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Documents sought in FOIA suit
Tuesday, September 11, 2012
By DEBBIE HALL - Bulletin Staff Writer
A copy of a $600 canceled check and certain credit card statements will be given to Mary Sue Terry by the end of the week, according to statements made Monday in Patrick County Circuit Court.
Patrick County Schools Superintendent Roger Morris told his attorney he thought those items could be compiled by the end of the week, and possibly by today.
The comments came Monday during a hearing on a suit filed by Terry that named Morris and Assistant Superintendent Dean Gilbert. The suit claimed that some school officials violated the Freedom of Information Act (FOIA) by either responding in part or redacting some legally public information to certain FOIA requests.
For instance, Terry, a former Virginia attorney general who lives in Patrick County, alleged in court that she had requested certain credit card statements but instead was given a summary of charges.
Also at issue during the hearing was a $600 check from the central (school board) office to Stuart Elementary School. The check allegedly was intended to reimburse that school for a $600 credit card charge.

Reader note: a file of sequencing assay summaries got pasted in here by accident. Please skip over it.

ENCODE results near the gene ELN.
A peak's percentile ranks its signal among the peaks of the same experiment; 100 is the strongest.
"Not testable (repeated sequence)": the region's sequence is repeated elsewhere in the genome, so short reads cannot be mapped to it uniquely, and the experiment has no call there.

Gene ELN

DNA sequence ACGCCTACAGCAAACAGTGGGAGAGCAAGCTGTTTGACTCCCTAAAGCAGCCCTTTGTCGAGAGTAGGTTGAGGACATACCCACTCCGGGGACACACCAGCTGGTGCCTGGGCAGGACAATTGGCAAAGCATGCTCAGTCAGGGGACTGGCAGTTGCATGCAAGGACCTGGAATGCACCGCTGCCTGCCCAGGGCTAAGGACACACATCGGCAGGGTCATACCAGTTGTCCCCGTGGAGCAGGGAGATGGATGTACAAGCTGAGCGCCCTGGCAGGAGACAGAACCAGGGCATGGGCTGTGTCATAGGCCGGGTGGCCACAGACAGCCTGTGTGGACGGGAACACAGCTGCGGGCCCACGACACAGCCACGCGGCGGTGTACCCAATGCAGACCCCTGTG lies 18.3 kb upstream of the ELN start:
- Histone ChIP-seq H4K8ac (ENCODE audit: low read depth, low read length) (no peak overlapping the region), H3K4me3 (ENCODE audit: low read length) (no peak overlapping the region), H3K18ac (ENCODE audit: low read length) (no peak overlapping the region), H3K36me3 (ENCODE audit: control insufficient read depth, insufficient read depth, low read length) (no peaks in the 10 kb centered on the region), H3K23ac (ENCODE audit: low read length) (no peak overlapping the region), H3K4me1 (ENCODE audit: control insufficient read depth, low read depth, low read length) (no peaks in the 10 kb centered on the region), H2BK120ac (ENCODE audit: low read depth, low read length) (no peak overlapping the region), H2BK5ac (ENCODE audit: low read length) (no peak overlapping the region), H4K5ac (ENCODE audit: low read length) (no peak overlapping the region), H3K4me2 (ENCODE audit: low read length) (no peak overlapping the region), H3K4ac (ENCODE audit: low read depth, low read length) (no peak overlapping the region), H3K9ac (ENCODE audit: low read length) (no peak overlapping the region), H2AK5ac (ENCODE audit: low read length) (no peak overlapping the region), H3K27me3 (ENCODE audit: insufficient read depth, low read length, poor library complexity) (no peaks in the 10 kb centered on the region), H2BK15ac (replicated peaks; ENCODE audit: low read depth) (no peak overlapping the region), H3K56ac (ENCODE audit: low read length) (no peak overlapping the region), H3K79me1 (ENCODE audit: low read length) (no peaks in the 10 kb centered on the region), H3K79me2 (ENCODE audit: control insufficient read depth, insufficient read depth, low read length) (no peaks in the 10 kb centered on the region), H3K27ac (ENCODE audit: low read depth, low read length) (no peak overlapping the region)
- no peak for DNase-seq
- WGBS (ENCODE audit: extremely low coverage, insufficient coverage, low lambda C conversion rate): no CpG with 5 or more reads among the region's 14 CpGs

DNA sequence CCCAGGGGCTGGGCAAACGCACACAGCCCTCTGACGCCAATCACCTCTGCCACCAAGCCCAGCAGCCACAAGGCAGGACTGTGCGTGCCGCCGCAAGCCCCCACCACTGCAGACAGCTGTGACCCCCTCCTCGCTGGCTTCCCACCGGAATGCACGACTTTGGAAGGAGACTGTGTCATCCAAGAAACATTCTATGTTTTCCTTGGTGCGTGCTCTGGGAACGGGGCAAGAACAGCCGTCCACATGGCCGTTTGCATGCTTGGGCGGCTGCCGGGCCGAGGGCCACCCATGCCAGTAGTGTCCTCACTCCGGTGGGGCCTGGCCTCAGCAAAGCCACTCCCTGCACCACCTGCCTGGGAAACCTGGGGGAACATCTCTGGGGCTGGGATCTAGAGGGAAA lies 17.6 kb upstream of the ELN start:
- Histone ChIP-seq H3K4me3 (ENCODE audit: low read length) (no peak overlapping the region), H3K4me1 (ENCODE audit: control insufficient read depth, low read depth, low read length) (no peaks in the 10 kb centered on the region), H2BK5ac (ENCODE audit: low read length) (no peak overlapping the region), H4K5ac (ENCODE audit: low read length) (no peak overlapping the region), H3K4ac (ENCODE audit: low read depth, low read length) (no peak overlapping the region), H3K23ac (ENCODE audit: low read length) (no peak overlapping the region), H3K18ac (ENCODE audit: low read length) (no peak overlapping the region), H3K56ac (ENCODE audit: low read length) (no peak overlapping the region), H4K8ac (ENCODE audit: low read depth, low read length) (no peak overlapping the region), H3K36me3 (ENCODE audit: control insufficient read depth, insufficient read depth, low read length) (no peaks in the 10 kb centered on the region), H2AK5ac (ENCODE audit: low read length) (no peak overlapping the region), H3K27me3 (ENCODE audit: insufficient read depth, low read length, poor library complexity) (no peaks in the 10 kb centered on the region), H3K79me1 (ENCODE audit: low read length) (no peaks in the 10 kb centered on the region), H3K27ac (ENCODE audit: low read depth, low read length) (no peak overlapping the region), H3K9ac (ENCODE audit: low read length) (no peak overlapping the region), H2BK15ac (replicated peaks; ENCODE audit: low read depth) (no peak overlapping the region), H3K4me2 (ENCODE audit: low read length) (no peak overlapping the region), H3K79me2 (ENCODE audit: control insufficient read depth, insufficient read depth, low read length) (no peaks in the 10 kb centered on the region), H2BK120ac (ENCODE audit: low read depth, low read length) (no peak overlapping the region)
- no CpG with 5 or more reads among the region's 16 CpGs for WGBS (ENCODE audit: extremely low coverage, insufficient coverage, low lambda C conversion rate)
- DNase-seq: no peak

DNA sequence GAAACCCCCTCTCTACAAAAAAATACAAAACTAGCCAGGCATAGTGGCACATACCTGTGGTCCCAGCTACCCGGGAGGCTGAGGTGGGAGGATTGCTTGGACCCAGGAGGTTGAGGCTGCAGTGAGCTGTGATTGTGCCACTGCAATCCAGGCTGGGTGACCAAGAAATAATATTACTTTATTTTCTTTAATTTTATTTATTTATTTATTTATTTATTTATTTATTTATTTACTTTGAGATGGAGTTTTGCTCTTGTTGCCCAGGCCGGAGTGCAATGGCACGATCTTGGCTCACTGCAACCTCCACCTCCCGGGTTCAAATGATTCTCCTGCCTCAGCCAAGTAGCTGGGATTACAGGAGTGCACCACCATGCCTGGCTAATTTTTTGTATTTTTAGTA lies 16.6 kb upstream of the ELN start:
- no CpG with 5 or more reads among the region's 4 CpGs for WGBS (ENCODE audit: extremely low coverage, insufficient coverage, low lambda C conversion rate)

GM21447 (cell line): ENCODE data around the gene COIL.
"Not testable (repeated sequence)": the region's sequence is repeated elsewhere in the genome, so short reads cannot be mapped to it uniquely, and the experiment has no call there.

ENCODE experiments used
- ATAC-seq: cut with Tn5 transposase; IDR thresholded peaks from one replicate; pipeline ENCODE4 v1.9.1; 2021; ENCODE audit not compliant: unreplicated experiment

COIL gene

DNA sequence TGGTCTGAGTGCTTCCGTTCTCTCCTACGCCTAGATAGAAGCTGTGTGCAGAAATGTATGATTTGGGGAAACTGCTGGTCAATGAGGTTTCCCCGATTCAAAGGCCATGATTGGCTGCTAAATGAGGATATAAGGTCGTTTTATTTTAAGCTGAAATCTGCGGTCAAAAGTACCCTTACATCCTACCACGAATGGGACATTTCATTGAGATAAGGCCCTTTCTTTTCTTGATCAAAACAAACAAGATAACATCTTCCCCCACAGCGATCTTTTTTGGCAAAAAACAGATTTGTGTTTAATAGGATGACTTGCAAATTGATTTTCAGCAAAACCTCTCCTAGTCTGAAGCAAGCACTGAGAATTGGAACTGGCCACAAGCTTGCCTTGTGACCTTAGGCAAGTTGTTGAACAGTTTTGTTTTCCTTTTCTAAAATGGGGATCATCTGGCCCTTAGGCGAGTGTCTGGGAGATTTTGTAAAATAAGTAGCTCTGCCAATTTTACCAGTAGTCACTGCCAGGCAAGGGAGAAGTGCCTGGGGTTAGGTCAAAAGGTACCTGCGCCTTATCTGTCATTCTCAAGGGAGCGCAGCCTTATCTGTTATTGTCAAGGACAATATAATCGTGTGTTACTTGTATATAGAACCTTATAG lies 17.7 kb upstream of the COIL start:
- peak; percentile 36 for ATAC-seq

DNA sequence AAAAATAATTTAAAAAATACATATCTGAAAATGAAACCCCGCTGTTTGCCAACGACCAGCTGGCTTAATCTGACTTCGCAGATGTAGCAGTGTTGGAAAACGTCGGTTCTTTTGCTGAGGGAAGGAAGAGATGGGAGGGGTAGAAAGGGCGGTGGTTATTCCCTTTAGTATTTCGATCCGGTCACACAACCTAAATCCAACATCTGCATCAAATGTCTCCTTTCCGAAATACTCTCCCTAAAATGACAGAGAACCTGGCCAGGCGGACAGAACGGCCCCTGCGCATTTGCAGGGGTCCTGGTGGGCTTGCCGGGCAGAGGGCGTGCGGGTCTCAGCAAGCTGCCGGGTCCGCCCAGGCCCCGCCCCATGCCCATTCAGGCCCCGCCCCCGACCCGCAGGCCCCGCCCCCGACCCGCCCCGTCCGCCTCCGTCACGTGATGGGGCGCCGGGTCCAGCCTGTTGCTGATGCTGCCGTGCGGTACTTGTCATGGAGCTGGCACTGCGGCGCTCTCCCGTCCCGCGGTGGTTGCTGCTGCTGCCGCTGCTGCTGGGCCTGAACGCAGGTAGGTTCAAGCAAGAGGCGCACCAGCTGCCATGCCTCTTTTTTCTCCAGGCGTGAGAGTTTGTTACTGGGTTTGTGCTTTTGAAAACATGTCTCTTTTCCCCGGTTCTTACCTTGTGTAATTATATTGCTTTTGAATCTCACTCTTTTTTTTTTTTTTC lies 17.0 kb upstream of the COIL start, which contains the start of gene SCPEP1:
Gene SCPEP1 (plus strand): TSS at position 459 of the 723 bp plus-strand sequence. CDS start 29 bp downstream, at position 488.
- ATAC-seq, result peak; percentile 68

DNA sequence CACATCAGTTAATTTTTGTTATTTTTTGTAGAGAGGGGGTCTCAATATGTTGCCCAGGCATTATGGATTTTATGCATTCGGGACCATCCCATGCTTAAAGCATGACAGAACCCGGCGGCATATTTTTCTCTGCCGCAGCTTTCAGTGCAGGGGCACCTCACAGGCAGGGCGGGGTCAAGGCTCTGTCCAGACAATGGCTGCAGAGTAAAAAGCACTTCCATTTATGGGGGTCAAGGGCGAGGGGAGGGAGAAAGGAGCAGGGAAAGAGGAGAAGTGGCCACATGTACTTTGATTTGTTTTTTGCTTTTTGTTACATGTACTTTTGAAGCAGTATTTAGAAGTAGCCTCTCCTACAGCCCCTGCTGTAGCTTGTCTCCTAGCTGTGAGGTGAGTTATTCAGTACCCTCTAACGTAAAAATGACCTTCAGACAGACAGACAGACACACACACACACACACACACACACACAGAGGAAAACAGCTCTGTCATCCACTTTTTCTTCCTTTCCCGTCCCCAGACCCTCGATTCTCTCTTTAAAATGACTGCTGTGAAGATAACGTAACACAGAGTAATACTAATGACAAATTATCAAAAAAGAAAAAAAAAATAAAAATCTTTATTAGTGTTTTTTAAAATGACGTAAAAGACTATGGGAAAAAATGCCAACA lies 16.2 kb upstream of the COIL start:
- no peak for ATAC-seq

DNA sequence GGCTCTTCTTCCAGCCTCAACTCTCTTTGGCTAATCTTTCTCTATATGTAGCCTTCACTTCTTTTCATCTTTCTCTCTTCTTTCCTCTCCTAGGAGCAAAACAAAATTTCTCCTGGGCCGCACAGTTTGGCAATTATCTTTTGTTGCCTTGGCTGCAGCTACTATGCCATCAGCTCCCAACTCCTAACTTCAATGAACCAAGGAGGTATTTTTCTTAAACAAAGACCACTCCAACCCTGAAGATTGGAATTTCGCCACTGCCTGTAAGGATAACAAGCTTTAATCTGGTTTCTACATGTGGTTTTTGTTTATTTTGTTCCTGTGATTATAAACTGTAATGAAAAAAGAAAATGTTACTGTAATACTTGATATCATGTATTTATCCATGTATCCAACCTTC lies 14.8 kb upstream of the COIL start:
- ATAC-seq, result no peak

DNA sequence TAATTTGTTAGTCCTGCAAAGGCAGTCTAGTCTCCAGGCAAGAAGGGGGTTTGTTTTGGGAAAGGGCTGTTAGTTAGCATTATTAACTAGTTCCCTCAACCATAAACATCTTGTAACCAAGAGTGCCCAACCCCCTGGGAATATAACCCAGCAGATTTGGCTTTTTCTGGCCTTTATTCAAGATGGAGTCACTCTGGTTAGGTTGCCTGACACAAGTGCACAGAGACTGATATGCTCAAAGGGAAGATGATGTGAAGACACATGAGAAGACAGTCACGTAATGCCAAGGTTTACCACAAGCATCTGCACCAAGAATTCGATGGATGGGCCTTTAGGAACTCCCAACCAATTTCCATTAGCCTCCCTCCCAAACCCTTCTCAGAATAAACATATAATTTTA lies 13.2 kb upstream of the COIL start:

Terry’s suit also claimed the alleged FOIA violations were willful.
Testifying Monday were Gilbert, Morris and Stuart Elementary School Principal Tammy Waldron, who also is the school’s bookkeeper.
Waldron testified that the check intended to reimburse Stuart Elementary for the $600 credit card charge was from the school board office. She said she did not have a copy of the check with her, and school officials said they were not certain they could get a copy from the bank.
Gilbert was asked about certain school policies regarding the use of credit cards at individual schools. Morris was asked to verify certain copies of documents including deposit slips and checks.
Circuit Court Judge Martin Clark asked school officials to make a good faith effort to get a copy of the check.
He also ruled that retired teacher Ann Belcher, acting as Terry’s representative, will monitor the process of compiling the credit card statements.
Clark said he did not think that school officials willingly violated FOIA because they had cooperated with Terry’s requests by providing some documents.
Before any future suits regarding FOIA are filed Clark said Terry and Morris must meet.
“I apologize to our staff for having to go through this,” School Board Chairman Bobby Mangrum said after the hearing.
Morris said he “appreciates the staff who have worked very hard” on the FOIA requests, and “I look forward to future conversations with” Terry.